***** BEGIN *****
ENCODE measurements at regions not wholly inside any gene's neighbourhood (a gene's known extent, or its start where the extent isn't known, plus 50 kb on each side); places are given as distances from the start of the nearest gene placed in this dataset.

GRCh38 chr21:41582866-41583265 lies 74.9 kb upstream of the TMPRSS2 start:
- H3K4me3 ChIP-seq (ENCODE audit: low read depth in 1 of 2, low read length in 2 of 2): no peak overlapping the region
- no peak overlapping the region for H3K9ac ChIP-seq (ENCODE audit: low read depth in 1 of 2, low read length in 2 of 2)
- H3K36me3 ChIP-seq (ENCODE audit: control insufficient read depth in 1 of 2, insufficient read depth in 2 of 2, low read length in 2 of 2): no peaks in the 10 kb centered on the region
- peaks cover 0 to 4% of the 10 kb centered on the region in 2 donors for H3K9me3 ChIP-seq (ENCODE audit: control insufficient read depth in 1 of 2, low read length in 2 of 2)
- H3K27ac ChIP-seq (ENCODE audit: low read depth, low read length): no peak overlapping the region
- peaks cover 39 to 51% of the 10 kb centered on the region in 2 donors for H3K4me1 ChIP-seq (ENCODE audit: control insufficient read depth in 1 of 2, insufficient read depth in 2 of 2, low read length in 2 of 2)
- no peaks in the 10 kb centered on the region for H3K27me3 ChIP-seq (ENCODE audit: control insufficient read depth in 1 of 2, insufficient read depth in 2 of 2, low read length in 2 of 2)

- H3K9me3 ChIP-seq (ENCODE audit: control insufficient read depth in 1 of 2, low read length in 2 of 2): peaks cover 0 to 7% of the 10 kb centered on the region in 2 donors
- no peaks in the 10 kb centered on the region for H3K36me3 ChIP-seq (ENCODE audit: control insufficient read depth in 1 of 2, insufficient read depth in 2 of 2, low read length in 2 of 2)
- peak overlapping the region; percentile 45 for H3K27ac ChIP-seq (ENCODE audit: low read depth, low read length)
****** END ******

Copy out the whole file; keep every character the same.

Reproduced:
ENCODE measurements at regions not wholly inside any gene's neighbourhood (a gene's known extent, or its start where the extent isn't known, plus 50 kb on each side); places are given as distances from the start of the nearest gene placed in this dataset.

GRCh38 chr21:41582866-41583265 lies 74.9 kb upstream of the TMPRSS2 start:
- H3K4me3 ChIP-seq (ENCODE audit: low read depth in 1 of 2, low read length in 2 of 2): no peak overlapping the region
- no peak overlapping the region for H3K9ac ChIP-seq (ENCODE audit: low read depth in 1 of 2, low read length in 2 of 2)
- H3K36me3 ChIP-seq (ENCODE audit: control insufficient read depth in 1 of 2, insufficient read depth in 2 of 2, low read length in 2 of 2): no peaks in the 10 kb centered on the region
- peaks cover 0 to 4% of the 10 kb centered on the region in 2 donors for H3K9me3 ChIP-seq (ENCODE audit: control insufficient read depth in 1 of 2, low read length in 2 of 2)
- H3K27ac ChIP-seq (ENCODE audit: low read depth, low read length): no peak overlapping the region
- peaks cover 39 to 51% of the 10 kb centered on the region in 2 donors for H3K4me1 ChIP-seq (ENCODE audit: control insufficient read depth in 1 of 2, insufficient read depth in 2 of 2, low read length in 2 of 2)
- no peaks in the 10 kb centered on the region for H3K27me3 ChIP-seq (ENCODE audit: control insufficient read depth in 1 of 2, insufficient read depth in 2 of 2, low read length in 2 of 2)

- H3K9me3 ChIP-seq (ENCODE audit: control insufficient read depth in 1 of 2, low read length in 2 of 2): peaks cover 0 to 7% of the 10 kb centered on the region in 2 donors
- no peaks in the 10 kb centered on the region for H3K36me3 ChIP-seq (ENCODE audit: control insufficient read depth in 1 of 2, insufficient read depth in 2 of 2, low read length in 2 of 2)
- peak overlapping the region; percentile 45 for H3K27ac ChIP-seq (ENCODE audit: low read depth, low read length)